National Archives Hosts Career Diplomats to Discuss Women in Foreign Service
By Kerri Lawrence | National Archives News
WASHINGTON, April 27, 2018 — A panel of female career diplomats discussed their personal experiences during a recent event at the National Archives. Taking part in the 11th Annual McGowan Forum on Women in Leadership, they spoke about the historical role of women in the State Department and the diplomatic corps throughout the world, and they offered advice to young women entering the field of American foreign service.
Journalist and author Cokie Roberts moderated the discussion, which focused on women’s roles in diplomacy for the United States. Roberts said that women began playing a role in America’s diplomatic affairs dating back in 18th century. She told how during the American Revolution, John Jay was sent to Spain as the first acting Secretary of State with his wife, Sarah Livingston Jay, in tow. Roberts credited Mrs. Jay’s social influence as often paving the way for diplomatic relations between the U.S. and European countries during this critical time in our young nation’s history.
“In Paris in 1782, she [Sarah Livingston Jay] arrived to help her husband negotiate the Treaty of Paris...and was adored by everyone. She was very much a representative of our country there.” Roberts also shared anecdotes about wives of other early influential leaders, including Elizabeth Monroe and Louisa Catherine Adams, and the role their social ties playedin diplomatic relations.
“Women have been playing these roles from the beginning of our country,” Roberts said. “But it took until 1949 for a woman to actually be named in her own right as an ambassador...that was Eugenie Anderson, who was the ambassador to Denmark and then Bulgaria. And then it took until 1965 to have an African American woman ambassador—Patricia Roberts Harris.”
Only three women have officially held the title of “Secretary of State”—Madeleine Albright, Condoleezza Rice, and Hillary Clinton—over the history of the United States.
Susan Rockwell Johnson, president of the Association for Diplomatic Studies and Training, shared an overview of the history of women in the State Department and Foreign Service corps.
“The first woman Foreign Service officer...was Lucille Atcherson [Curtis],” Rockwell-Johnson said. Atcherson-Curtis was the first appointed diplomatic officer in what would become known as the U.S. Foreign Service.
“At that time, we were not leaders in this area,” Rockwell-Johnson explained. “There were a number of European countries who had, starting in 1912-1913, begun to appoint women to locations overseas. We were not the first to hire women as diplomats.” Rockwell-Johnson noted that the State Department hired the first female career employees as copyists in the early 1930s.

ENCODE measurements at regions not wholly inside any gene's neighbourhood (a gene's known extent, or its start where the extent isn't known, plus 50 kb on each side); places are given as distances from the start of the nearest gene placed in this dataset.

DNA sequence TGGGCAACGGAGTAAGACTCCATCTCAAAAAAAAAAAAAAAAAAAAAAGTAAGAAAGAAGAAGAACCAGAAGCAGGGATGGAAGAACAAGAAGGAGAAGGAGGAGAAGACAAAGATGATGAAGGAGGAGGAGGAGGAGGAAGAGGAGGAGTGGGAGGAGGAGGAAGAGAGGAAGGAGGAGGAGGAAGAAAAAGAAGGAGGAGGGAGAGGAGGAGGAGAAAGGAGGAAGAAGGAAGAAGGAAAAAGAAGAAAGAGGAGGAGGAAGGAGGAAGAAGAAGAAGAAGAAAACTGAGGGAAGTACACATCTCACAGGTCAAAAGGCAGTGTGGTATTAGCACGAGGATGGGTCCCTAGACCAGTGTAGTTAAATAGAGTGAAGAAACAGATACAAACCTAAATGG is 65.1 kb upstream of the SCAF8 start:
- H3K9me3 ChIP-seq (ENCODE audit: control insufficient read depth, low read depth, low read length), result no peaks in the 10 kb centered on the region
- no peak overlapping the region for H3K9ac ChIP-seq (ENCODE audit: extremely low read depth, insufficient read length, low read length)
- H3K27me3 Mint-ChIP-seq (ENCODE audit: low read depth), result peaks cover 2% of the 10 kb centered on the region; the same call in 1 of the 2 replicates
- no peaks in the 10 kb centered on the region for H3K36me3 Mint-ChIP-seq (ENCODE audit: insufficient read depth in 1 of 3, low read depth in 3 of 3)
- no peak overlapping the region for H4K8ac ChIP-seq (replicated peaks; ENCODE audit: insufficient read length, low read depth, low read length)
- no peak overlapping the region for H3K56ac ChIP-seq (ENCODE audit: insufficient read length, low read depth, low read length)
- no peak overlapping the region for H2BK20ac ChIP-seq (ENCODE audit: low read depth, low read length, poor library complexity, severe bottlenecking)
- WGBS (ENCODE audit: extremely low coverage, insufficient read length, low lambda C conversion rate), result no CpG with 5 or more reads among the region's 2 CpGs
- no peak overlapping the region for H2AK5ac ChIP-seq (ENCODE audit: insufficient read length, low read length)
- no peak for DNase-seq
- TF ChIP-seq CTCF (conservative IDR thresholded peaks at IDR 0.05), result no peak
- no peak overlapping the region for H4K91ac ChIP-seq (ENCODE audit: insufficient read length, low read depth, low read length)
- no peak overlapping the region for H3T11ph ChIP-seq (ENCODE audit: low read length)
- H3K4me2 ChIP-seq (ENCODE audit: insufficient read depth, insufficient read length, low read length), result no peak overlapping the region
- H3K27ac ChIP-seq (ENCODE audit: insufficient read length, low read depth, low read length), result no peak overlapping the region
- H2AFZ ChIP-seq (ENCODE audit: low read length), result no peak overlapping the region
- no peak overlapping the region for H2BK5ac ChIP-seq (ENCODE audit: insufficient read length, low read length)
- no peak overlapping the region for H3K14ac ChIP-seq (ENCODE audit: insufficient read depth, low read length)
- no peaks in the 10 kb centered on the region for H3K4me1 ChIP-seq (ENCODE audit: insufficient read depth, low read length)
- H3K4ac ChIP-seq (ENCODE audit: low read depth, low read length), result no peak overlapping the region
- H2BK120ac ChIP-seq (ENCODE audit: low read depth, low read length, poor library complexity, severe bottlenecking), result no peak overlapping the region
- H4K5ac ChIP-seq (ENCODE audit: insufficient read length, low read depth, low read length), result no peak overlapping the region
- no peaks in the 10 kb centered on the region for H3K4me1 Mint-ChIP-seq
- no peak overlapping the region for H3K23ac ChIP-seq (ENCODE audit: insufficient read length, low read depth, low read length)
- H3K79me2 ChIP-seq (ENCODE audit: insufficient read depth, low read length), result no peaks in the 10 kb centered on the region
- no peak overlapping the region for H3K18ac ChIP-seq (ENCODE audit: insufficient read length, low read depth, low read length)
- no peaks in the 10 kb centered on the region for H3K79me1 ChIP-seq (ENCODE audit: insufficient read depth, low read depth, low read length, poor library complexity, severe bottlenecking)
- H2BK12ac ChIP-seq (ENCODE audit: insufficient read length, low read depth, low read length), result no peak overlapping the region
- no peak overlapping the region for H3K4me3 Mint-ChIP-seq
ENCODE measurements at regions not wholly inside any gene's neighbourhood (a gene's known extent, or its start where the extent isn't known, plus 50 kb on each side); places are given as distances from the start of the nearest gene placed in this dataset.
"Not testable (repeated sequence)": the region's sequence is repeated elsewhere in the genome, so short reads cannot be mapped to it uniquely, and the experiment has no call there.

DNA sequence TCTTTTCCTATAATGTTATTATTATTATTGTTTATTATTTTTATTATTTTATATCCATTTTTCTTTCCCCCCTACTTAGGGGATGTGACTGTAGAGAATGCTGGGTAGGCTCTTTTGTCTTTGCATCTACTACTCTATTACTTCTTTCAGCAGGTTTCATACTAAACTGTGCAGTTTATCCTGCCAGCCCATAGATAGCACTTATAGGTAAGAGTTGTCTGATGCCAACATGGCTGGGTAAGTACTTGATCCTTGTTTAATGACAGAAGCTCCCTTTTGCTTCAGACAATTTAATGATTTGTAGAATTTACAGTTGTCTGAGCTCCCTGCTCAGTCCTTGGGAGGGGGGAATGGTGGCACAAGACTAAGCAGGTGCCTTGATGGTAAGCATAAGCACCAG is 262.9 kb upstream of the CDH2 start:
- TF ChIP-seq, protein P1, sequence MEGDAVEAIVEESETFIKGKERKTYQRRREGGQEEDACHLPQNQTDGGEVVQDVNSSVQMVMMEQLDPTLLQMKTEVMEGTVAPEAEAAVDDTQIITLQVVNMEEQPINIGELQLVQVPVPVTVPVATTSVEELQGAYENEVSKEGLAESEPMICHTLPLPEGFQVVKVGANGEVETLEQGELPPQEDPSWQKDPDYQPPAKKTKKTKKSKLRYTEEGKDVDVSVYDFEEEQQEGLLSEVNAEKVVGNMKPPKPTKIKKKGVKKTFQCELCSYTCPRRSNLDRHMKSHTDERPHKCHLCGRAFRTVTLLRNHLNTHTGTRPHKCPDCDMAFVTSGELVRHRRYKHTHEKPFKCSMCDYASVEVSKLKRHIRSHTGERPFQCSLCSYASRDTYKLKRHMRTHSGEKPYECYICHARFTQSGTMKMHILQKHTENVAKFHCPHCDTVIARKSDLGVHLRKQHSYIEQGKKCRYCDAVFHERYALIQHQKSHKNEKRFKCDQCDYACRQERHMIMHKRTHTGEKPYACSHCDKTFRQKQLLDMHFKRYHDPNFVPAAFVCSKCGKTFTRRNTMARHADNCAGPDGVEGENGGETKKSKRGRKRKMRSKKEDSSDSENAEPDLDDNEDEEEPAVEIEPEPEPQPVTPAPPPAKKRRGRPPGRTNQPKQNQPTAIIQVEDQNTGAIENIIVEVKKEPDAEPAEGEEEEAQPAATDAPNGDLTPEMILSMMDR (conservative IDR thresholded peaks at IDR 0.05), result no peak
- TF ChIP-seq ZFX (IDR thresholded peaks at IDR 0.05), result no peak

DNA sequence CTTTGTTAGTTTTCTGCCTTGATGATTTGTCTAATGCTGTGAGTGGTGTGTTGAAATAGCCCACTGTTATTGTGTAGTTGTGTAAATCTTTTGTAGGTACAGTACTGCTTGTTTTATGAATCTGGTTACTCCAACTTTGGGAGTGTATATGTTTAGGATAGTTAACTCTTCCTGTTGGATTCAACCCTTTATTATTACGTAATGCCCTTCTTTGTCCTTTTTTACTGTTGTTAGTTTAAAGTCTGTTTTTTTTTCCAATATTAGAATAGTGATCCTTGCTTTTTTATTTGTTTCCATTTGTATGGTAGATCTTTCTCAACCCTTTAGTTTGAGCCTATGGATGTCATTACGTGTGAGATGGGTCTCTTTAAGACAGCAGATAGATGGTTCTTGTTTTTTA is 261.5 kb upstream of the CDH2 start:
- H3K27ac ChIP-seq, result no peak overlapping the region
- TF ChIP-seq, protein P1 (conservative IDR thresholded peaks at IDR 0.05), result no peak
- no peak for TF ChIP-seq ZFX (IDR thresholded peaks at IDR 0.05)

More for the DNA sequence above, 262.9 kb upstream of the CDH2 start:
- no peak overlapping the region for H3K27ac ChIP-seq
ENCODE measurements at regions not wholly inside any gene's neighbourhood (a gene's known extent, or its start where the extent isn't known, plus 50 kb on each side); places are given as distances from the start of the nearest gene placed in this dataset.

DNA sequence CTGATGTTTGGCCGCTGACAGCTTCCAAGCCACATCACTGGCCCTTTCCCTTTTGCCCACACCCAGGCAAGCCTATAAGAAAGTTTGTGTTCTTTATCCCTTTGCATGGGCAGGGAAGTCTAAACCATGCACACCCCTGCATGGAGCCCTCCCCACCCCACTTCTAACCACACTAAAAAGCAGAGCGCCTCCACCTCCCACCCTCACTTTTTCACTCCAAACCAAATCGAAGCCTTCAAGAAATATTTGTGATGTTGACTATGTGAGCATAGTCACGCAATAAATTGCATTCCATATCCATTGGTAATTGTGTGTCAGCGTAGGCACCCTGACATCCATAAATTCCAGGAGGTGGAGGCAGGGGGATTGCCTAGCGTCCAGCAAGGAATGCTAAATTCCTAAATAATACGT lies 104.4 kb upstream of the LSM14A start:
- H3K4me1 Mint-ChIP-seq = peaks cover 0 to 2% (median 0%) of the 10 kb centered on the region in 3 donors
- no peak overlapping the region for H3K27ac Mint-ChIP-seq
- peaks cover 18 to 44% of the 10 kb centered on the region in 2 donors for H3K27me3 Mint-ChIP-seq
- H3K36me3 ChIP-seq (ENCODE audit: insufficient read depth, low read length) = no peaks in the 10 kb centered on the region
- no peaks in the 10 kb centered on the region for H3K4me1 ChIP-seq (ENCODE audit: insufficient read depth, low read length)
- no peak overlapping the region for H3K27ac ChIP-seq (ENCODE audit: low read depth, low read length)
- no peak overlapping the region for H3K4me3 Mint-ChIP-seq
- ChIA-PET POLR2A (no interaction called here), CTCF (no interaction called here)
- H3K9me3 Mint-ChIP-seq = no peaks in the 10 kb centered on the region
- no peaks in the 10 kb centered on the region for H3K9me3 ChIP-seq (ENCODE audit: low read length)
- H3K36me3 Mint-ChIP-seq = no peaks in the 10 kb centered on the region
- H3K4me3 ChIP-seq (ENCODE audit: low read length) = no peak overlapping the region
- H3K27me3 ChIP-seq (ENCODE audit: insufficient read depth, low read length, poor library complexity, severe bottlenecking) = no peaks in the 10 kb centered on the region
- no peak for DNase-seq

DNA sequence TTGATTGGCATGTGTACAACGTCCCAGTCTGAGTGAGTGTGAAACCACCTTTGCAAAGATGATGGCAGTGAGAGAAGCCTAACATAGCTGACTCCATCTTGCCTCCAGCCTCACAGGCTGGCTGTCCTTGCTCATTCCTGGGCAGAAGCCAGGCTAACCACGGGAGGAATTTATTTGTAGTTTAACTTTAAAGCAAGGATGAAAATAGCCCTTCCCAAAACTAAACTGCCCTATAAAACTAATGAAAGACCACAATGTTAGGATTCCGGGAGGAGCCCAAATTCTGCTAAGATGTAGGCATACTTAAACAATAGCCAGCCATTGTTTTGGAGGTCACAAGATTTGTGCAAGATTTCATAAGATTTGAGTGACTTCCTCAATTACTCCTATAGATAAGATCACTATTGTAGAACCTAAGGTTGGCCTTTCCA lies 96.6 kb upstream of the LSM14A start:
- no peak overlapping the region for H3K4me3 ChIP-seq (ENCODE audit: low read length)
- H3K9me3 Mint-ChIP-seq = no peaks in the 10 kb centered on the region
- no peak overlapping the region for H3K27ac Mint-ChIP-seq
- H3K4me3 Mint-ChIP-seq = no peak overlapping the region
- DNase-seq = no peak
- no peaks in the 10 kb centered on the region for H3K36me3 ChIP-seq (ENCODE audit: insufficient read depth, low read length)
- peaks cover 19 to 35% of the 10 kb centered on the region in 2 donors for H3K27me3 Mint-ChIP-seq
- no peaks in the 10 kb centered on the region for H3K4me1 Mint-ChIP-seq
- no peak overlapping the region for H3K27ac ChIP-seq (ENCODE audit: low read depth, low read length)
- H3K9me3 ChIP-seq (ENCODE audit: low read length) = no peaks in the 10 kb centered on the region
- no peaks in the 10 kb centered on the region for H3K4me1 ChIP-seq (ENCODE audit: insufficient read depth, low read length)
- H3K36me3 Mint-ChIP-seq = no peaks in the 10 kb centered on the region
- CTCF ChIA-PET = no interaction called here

The panelists lamented the limited roles women had often been given within the diplomatic corps in the past within the United States—particularly within career service at the State Department—sharing the slow but steady progress women have made over the decades. Rockwell-Johnson noted that it wasn’t until the enactment of the equal employment opportunity initiative in the 1960s that women truly began to progress through the ranks of career foreign service.
Ambassador Linda Thomas-Greenfield, the Distinguished Resident Fellow in African Studies at the Institute for the Study of Diplomacy at Georgetown University, projected a brighter future for the advancement of women in the diplomatic corps. Thomas-Greenfield served as a United States Ambassador in Liberia.
“There are extraordinary opportunities in the State Department today,” Thomas-Greenfield said. “I think there is a shift in how women are viewed. Fifty percent of the incoming classes are women, so there’s no choice other than for women to move up in those positions.”
Ambassador Melanne Verveer, who served as the first United States Ambassador-at-Large for Global Women's Issues and is currently the Executive Director of Georgetown University’s Institute for Women, Peace and Security, emphasized the impact that women in key leadership roles have played to influence the world stage on women’s issues.
Referring to Madeline Albright—the first woman to hold the Presidential cabinet position of Secretary of State—Verveer said, “One of the first things that she asked to be done was that cables would begin to report what was happening to women in those countries...were the girls in schools, was there oppression, were human rights being violated?” Verveer added that, as a result, “women’s rights as human rights then began to be considered in ways it had not been considered in the State Department.”
Fay Hartog-Levin, 65th U.S. Ambassador to the Netherlands, offered advice to younger generations of women in career foreign service. “Form a relationship with a mentor who can maybe push you past some of the roadblocks that you find that are self-imposed. I’ve been asked many, many times to mentor younger women….Many times in my own career, I’ve [simply] had to ask for the position or the promotion. I encourage them to just ask for it.”
This is the 11th annual McGowan Forum on Women in Leadership held at the National Archives in Washington, DC. Past forums have addressed the cutting-edge roles of women in technology, political campaigns, and congressional leadership.